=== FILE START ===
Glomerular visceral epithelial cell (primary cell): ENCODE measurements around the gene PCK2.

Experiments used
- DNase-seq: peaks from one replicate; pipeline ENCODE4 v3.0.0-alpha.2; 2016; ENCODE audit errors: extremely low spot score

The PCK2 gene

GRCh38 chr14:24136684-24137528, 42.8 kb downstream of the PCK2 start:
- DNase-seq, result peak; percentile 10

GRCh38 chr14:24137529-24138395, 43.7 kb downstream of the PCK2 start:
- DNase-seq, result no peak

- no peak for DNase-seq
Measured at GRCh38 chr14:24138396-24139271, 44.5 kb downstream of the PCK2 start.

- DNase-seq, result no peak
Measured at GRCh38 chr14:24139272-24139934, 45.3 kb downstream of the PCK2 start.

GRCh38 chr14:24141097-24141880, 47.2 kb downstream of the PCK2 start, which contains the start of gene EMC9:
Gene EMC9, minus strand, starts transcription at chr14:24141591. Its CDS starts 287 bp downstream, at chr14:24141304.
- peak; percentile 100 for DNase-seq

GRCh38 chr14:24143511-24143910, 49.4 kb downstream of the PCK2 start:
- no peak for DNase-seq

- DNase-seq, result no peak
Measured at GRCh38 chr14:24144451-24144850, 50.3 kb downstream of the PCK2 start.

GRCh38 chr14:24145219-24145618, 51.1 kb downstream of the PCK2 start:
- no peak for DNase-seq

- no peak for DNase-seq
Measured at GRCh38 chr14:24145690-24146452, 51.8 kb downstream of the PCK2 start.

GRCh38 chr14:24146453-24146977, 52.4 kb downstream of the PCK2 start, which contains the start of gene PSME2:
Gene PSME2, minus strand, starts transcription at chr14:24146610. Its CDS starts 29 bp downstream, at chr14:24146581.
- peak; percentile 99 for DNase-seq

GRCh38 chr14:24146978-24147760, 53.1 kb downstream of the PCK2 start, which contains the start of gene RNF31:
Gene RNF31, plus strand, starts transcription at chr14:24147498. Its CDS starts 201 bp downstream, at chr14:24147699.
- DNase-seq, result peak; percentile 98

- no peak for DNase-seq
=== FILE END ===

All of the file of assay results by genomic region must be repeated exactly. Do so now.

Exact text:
Glomerular visceral epithelial cell (primary cell): ENCODE measurements around the gene PCK2.

Experiments used
- DNase-seq: peaks from one replicate; pipeline ENCODE4 v3.0.0-alpha.2; 2016; ENCODE audit errors: extremely low spot score

The PCK2 gene

GRCh38 chr14:24136684-24137528, 42.8 kb downstream of the PCK2 start:
- DNase-seq, result peak; percentile 10

GRCh38 chr14:24137529-24138395, 43.7 kb downstream of the PCK2 start:
- DNase-seq, result no peak

- no peak for DNase-seq
Measured at GRCh38 chr14:24138396-24139271, 44.5 kb downstream of the PCK2 start.

- DNase-seq, result no peak
Measured at GRCh38 chr14:24139272-24139934, 45.3 kb downstream of the PCK2 start.

GRCh38 chr14:24141097-24141880, 47.2 kb downstream of the PCK2 start, which contains the start of gene EMC9:
Gene EMC9, minus strand, starts transcription at chr14:24141591. Its CDS starts 287 bp downstream, at chr14:24141304.
- peak; percentile 100 for DNase-seq

GRCh38 chr14:24143511-24143910, 49.4 kb downstream of the PCK2 start:
- no peak for DNase-seq

- DNase-seq, result no peak
Measured at GRCh38 chr14:24144451-24144850, 50.3 kb downstream of the PCK2 start.

GRCh38 chr14:24145219-24145618, 51.1 kb downstream of the PCK2 start:
- no peak for DNase-seq

- no peak for DNase-seq
Measured at GRCh38 chr14:24145690-24146452, 51.8 kb downstream of the PCK2 start.

GRCh38 chr14:24146453-24146977, 52.4 kb downstream of the PCK2 start, which contains the start of gene PSME2:
Gene PSME2, minus strand, starts transcription at chr14:24146610. Its CDS starts 29 bp downstream, at chr14:24146581.
- peak; percentile 99 for DNase-seq

GRCh38 chr14:24146978-24147760, 53.1 kb downstream of the PCK2 start, which contains the start of gene RNF31:
Gene RNF31, plus strand, starts transcription at chr14:24147498. Its CDS starts 201 bp downstream, at chr14:24147699.
- DNase-seq, result peak; percentile 98

- no peak for DNase-seq